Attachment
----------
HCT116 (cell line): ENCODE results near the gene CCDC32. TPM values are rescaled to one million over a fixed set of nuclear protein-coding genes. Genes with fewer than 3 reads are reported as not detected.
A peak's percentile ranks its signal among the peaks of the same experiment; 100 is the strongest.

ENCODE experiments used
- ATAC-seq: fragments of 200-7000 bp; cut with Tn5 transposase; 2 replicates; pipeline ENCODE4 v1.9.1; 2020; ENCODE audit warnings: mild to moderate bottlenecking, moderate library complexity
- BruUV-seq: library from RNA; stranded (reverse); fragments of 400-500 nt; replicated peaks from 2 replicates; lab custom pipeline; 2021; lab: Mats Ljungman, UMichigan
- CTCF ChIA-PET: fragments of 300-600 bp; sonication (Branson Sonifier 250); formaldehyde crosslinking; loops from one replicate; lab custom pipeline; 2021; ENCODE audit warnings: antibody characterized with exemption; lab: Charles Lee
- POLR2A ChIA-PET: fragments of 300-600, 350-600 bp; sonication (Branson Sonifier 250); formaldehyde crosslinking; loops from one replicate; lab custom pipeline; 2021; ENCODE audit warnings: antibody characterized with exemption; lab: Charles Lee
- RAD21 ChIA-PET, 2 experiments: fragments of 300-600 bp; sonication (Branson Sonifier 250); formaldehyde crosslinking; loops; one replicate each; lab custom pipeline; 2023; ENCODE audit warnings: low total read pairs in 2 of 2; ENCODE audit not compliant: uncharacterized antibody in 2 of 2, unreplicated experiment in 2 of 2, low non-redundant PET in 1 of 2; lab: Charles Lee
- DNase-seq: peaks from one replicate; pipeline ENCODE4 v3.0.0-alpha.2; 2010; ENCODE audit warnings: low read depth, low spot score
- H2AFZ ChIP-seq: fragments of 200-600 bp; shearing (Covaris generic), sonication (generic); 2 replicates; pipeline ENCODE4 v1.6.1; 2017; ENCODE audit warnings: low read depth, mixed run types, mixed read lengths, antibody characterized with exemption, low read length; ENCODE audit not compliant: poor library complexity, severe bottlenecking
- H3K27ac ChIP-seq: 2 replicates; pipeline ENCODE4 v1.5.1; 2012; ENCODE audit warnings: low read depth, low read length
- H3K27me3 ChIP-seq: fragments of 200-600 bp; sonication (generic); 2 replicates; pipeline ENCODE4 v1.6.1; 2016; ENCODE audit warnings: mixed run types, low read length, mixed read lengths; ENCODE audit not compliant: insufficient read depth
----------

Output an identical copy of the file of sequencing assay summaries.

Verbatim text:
HCT116 (cell line): ENCODE results near the gene CCDC32. TPM values are rescaled to one million over a fixed set of nuclear protein-coding genes. Genes with fewer than 3 reads are reported as not detected.
A peak's percentile ranks its signal among the peaks of the same experiment; 100 is the strongest.

ENCODE experiments used
- ATAC-seq: fragments of 200-7000 bp; cut with Tn5 transposase; 2 replicates; pipeline ENCODE4 v1.9.1; 2020; ENCODE audit warnings: mild to moderate bottlenecking, moderate library complexity
- BruUV-seq: library from RNA; stranded (reverse); fragments of 400-500 nt; replicated peaks from 2 replicates; lab custom pipeline; 2021; lab: Mats Ljungman, UMichigan
- CTCF ChIA-PET: fragments of 300-600 bp; sonication (Branson Sonifier 250); formaldehyde crosslinking; loops from one replicate; lab custom pipeline; 2021; ENCODE audit warnings: antibody characterized with exemption; lab: Charles Lee
- POLR2A ChIA-PET: fragments of 300-600, 350-600 bp; sonication (Branson Sonifier 250); formaldehyde crosslinking; loops from one replicate; lab custom pipeline; 2021; ENCODE audit warnings: antibody characterized with exemption; lab: Charles Lee
- RAD21 ChIA-PET, 2 experiments: fragments of 300-600 bp; sonication (Branson Sonifier 250); formaldehyde crosslinking; loops; one replicate each; lab custom pipeline; 2023; ENCODE audit warnings: low total read pairs in 2 of 2; ENCODE audit not compliant: uncharacterized antibody in 2 of 2, unreplicated experiment in 2 of 2, low non-redundant PET in 1 of 2; lab: Charles Lee
- DNase-seq: peaks from one replicate; pipeline ENCODE4 v3.0.0-alpha.2; 2010; ENCODE audit warnings: low read depth, low spot score
- H2AFZ ChIP-seq: fragments of 200-600 bp; shearing (Covaris generic), sonication (generic); 2 replicates; pipeline ENCODE4 v1.6.1; 2017; ENCODE audit warnings: low read depth, mixed run types, mixed read lengths, antibody characterized with exemption, low read length; ENCODE audit not compliant: poor library complexity, severe bottlenecking
- H3K27ac ChIP-seq: 2 replicates; pipeline ENCODE4 v1.5.1; 2012; ENCODE audit warnings: low read depth, low read length
- H3K27me3 ChIP-seq: fragments of 200-600 bp; sonication (generic); 2 replicates; pipeline ENCODE4 v1.6.1; 2016; ENCODE audit warnings: mixed run types, low read length, mixed read lengths; ENCODE audit not compliant: insufficient read depth